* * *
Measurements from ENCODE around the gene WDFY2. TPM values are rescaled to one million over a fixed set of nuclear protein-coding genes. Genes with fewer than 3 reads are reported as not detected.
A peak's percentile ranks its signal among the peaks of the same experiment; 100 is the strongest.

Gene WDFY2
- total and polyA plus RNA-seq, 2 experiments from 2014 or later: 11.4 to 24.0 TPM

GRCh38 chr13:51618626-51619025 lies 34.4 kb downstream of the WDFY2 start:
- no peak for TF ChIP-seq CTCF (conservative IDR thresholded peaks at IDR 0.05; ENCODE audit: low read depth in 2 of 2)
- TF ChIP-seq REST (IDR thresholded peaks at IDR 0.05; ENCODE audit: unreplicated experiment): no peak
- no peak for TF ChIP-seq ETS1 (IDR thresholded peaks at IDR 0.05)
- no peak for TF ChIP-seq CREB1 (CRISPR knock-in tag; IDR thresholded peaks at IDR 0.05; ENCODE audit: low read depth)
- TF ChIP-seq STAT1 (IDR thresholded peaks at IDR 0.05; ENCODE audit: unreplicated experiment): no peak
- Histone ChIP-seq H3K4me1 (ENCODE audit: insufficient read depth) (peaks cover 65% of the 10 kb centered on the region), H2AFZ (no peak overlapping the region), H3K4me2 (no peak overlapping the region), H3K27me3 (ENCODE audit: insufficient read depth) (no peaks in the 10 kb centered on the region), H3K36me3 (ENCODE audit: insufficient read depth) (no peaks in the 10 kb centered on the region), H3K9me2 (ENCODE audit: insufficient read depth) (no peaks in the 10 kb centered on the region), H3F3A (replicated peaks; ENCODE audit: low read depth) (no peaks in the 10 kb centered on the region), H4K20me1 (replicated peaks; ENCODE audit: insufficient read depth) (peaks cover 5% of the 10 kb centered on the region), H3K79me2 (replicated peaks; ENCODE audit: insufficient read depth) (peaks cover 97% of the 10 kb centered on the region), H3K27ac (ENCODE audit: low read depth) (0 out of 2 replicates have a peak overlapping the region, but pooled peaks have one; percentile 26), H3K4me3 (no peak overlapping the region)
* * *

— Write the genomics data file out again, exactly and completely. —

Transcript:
Measurements from ENCODE around the gene WDFY2. TPM values are rescaled to one million over a fixed set of nuclear protein-coding genes. Genes with fewer than 3 reads are reported as not detected.
A peak's percentile ranks its signal among the peaks of the same experiment; 100 is the strongest.

Gene WDFY2
- total and polyA plus RNA-seq, 2 experiments from 2014 or later: 11.4 to 24.0 TPM

GRCh38 chr13:51618626-51619025 lies 34.4 kb downstream of the WDFY2 start:
- no peak for TF ChIP-seq CTCF (conservative IDR thresholded peaks at IDR 0.05; ENCODE audit: low read depth in 2 of 2)
- TF ChIP-seq REST (IDR thresholded peaks at IDR 0.05; ENCODE audit: unreplicated experiment): no peak
- no peak for TF ChIP-seq ETS1 (IDR thresholded peaks at IDR 0.05)
- no peak for TF ChIP-seq CREB1 (CRISPR knock-in tag; IDR thresholded peaks at IDR 0.05; ENCODE audit: low read depth)
- TF ChIP-seq STAT1 (IDR thresholded peaks at IDR 0.05; ENCODE audit: unreplicated experiment): no peak
- Histone ChIP-seq H3K4me1 (ENCODE audit: insufficient read depth) (peaks cover 65% of the 10 kb centered on the region), H2AFZ (no peak overlapping the region), H3K4me2 (no peak overlapping the region), H3K27me3 (ENCODE audit: insufficient read depth) (no peaks in the 10 kb centered on the region), H3K36me3 (ENCODE audit: insufficient read depth) (no peaks in the 10 kb centered on the region), H3K9me2 (ENCODE audit: insufficient read depth) (no peaks in the 10 kb centered on the region), H3F3A (replicated peaks; ENCODE audit: low read depth) (no peaks in the 10 kb centered on the region), H4K20me1 (replicated peaks; ENCODE audit: insufficient read depth) (peaks cover 5% of the 10 kb centered on the region), H3K79me2 (replicated peaks; ENCODE audit: insufficient read depth) (peaks cover 97% of the 10 kb centered on the region), H3K27ac (ENCODE audit: low read depth) (0 out of 2 replicates have a peak overlapping the region, but pooled peaks have one; percentile 26), H3K4me3 (no peak overlapping the region)